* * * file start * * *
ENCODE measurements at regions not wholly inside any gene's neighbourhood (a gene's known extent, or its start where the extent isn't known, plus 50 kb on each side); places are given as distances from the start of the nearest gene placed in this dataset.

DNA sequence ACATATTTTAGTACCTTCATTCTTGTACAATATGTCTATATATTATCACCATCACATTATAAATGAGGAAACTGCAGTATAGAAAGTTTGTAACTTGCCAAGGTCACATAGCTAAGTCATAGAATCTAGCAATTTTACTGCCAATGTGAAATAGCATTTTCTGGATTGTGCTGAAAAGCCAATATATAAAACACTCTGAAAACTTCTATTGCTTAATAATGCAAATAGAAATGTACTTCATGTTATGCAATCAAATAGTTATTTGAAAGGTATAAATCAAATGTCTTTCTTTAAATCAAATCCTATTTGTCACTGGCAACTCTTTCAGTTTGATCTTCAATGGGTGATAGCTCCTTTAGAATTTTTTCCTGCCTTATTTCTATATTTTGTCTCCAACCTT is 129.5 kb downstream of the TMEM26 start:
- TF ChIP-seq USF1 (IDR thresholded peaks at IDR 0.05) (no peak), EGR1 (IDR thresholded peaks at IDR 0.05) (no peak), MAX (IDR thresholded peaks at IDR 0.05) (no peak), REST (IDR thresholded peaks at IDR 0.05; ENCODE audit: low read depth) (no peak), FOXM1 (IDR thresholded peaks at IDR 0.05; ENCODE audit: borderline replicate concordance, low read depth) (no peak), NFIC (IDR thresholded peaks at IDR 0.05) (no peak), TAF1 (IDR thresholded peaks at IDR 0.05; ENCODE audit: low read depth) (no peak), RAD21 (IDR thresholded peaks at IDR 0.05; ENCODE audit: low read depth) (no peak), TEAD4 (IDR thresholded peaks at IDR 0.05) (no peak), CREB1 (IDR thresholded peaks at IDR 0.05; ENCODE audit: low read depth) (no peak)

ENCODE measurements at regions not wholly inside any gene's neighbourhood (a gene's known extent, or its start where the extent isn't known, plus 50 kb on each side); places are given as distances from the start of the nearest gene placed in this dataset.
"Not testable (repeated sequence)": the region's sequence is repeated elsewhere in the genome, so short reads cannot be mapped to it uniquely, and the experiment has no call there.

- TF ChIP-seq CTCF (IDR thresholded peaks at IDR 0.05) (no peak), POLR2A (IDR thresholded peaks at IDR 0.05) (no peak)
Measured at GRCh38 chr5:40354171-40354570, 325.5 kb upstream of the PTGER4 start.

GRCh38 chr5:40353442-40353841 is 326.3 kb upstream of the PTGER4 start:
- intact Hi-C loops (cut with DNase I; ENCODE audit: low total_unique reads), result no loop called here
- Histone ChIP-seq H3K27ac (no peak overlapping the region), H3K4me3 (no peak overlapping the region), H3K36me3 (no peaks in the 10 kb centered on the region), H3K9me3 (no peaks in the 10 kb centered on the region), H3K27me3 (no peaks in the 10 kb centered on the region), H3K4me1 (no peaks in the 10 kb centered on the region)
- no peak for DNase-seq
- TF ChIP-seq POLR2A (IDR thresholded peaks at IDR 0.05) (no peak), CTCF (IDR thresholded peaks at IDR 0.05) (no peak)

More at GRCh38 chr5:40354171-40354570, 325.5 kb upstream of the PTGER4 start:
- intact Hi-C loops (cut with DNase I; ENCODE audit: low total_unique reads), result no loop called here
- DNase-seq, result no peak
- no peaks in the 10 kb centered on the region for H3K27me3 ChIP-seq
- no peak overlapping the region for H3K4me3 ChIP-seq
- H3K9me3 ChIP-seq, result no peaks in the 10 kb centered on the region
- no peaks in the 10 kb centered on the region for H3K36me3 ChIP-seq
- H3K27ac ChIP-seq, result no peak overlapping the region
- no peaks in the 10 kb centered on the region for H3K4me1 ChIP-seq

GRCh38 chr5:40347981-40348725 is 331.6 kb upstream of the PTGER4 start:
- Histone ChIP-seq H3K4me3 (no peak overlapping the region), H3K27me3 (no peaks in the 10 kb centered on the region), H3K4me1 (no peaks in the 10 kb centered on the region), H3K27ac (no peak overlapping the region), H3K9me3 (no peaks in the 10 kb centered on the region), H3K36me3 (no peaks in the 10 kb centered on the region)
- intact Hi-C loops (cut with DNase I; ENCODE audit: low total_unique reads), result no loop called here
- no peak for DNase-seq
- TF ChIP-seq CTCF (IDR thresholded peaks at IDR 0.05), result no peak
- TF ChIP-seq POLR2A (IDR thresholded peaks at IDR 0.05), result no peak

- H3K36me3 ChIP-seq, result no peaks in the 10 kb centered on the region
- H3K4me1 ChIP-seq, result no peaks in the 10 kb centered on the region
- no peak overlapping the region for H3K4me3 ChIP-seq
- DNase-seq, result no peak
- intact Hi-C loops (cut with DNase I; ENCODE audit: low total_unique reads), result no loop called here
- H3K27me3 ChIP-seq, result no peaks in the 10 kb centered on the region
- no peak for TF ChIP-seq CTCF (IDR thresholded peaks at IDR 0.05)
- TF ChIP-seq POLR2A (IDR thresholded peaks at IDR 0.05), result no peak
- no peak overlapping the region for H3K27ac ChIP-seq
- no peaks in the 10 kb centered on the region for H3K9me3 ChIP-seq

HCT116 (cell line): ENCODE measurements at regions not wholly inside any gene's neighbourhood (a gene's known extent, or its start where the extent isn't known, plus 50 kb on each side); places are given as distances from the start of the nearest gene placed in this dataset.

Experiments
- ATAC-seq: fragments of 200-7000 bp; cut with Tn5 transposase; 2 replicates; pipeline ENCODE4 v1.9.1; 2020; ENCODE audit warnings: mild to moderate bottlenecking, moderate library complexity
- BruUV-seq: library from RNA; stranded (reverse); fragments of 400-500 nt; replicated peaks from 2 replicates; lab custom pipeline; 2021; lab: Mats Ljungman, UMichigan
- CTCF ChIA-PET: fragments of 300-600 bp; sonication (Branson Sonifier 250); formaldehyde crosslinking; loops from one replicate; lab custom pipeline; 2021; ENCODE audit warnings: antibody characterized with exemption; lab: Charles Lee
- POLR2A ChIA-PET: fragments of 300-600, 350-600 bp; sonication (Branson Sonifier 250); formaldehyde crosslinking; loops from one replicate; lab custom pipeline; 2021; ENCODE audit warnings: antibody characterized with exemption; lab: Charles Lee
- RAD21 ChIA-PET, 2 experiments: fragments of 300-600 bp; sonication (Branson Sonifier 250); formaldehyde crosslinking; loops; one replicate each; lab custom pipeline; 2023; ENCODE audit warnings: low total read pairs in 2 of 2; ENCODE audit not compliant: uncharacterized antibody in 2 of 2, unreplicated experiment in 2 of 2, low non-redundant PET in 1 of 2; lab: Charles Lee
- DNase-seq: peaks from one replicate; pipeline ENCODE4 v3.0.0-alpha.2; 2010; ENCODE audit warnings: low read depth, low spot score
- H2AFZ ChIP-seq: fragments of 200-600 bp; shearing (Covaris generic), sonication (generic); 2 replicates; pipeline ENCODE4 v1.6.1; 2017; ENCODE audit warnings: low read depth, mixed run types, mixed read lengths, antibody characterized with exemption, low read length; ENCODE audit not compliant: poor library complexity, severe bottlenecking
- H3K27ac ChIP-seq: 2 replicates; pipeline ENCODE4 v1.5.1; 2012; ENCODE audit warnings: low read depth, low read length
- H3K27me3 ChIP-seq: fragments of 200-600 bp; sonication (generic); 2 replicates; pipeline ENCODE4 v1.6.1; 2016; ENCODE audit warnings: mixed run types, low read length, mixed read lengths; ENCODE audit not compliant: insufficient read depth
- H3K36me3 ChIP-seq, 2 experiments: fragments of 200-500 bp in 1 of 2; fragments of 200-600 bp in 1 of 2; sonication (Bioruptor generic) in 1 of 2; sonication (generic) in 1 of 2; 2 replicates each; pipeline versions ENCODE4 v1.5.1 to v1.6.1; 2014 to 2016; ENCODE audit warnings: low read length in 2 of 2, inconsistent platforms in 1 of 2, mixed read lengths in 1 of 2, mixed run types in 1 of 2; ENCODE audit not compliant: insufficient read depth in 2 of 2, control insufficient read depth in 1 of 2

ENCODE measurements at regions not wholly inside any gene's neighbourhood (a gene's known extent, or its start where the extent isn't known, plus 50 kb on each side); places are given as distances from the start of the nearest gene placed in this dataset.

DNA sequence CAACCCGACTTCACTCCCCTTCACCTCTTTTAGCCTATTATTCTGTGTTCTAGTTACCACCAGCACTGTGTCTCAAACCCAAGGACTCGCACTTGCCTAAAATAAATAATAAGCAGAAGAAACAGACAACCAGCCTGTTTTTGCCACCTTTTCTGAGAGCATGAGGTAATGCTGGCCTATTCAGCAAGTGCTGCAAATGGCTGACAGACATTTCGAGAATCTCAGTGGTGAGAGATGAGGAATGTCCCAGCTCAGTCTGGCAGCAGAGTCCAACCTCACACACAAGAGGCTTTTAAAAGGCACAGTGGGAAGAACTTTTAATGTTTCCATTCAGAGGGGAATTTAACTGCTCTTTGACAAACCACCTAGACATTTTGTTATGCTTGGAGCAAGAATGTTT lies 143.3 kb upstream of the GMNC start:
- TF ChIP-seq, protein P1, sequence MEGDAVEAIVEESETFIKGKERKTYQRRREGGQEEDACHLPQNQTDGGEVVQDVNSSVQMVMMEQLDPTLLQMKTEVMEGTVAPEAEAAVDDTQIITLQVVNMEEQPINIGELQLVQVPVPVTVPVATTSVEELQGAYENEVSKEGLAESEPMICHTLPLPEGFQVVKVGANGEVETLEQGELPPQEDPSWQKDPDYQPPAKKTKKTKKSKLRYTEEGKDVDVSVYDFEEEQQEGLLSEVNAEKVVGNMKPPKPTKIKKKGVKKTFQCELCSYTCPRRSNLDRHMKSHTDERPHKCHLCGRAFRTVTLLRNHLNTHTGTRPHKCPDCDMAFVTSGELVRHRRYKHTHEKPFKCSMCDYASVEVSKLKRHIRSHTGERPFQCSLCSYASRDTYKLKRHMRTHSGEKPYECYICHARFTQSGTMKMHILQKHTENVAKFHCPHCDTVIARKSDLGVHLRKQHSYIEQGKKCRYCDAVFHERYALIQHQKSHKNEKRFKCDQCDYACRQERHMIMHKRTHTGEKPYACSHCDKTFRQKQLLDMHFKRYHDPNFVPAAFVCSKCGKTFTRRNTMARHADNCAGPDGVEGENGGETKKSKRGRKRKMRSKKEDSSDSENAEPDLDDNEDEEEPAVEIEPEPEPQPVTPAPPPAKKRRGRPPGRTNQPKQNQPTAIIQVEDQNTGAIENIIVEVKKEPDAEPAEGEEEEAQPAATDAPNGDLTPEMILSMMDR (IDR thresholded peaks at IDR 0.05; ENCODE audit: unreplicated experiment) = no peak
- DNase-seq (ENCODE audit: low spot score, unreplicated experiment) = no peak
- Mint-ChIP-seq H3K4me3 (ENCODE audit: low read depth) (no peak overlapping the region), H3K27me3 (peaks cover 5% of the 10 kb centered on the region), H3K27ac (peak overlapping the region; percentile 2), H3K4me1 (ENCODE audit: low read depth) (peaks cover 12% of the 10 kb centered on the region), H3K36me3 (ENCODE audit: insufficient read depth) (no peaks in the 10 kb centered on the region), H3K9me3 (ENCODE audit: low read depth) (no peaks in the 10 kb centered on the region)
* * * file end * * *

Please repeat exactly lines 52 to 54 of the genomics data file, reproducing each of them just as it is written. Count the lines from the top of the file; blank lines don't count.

- TF ChIP-seq, protein P1, sequence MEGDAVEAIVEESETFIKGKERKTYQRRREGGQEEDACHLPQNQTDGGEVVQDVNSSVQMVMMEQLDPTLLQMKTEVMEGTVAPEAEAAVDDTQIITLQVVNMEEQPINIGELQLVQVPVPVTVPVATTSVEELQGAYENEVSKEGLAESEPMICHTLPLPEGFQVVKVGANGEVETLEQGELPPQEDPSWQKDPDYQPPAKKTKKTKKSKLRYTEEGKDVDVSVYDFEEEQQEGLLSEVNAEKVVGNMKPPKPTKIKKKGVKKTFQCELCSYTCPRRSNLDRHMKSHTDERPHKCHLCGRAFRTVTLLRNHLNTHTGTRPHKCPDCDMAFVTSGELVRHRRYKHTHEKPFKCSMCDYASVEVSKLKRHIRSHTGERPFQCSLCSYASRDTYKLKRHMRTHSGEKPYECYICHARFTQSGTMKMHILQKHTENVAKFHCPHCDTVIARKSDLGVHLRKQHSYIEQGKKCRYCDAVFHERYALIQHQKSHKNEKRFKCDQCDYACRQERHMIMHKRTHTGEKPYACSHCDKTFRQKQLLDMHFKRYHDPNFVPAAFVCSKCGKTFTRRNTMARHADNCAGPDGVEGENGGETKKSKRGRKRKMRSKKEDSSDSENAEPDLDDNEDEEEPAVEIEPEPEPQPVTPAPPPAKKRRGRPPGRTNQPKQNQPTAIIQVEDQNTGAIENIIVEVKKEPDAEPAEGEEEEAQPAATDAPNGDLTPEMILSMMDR (IDR thresholded peaks at IDR 0.05; ENCODE audit: unreplicated experiment) = no peak
- DNase-seq (ENCODE audit: low spot score, unreplicated experiment) = no peak
- Mint-ChIP-seq H3K4me3 (ENCODE audit: low read depth) (no peak overlapping the region), H3K27me3 (peaks cover 5% of the 10 kb centered on the region), H3K27ac (peak overlapping the region; percentile 2), H3K4me1 (ENCODE audit: low read depth) (peaks cover 12% of the 10 kb centered on the region), H3K36me3 (ENCODE audit: insufficient read depth) (no peaks in the 10 kb centered on the region), H3K9me3 (ENCODE audit: low read depth) (no peaks in the 10 kb centered on the region)